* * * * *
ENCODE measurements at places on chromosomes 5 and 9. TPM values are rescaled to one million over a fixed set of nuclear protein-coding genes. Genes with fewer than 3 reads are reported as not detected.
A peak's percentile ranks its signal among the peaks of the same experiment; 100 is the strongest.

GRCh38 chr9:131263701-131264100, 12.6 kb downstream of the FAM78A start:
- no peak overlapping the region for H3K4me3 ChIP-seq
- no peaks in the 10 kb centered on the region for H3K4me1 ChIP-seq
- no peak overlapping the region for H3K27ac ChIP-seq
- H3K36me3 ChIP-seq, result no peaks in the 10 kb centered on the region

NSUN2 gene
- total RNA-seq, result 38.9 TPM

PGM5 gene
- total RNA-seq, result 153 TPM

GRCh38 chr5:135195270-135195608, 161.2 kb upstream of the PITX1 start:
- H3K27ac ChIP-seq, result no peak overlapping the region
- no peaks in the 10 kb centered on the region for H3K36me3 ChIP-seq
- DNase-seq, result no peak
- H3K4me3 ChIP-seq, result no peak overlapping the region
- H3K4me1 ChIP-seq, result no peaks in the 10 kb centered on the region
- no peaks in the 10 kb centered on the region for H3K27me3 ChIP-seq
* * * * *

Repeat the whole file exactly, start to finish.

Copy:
ENCODE measurements at places on chromosomes 5 and 9. TPM values are rescaled to one million over a fixed set of nuclear protein-coding genes. Genes with fewer than 3 reads are reported as not detected.
A peak's percentile ranks its signal among the peaks of the same experiment; 100 is the strongest.

GRCh38 chr9:131263701-131264100, 12.6 kb downstream of the FAM78A start:
- no peak overlapping the region for H3K4me3 ChIP-seq
- no peaks in the 10 kb centered on the region for H3K4me1 ChIP-seq
- no peak overlapping the region for H3K27ac ChIP-seq
- H3K36me3 ChIP-seq, result no peaks in the 10 kb centered on the region

NSUN2 gene
- total RNA-seq, result 38.9 TPM

PGM5 gene
- total RNA-seq, result 153 TPM

GRCh38 chr5:135195270-135195608, 161.2 kb upstream of the PITX1 start:
- H3K27ac ChIP-seq, result no peak overlapping the region
- no peaks in the 10 kb centered on the region for H3K36me3 ChIP-seq
- DNase-seq, result no peak
- H3K4me3 ChIP-seq, result no peak overlapping the region
- H3K4me1 ChIP-seq, result no peaks in the 10 kb centered on the region
- no peaks in the 10 kb centered on the region for H3K27me3 ChIP-seq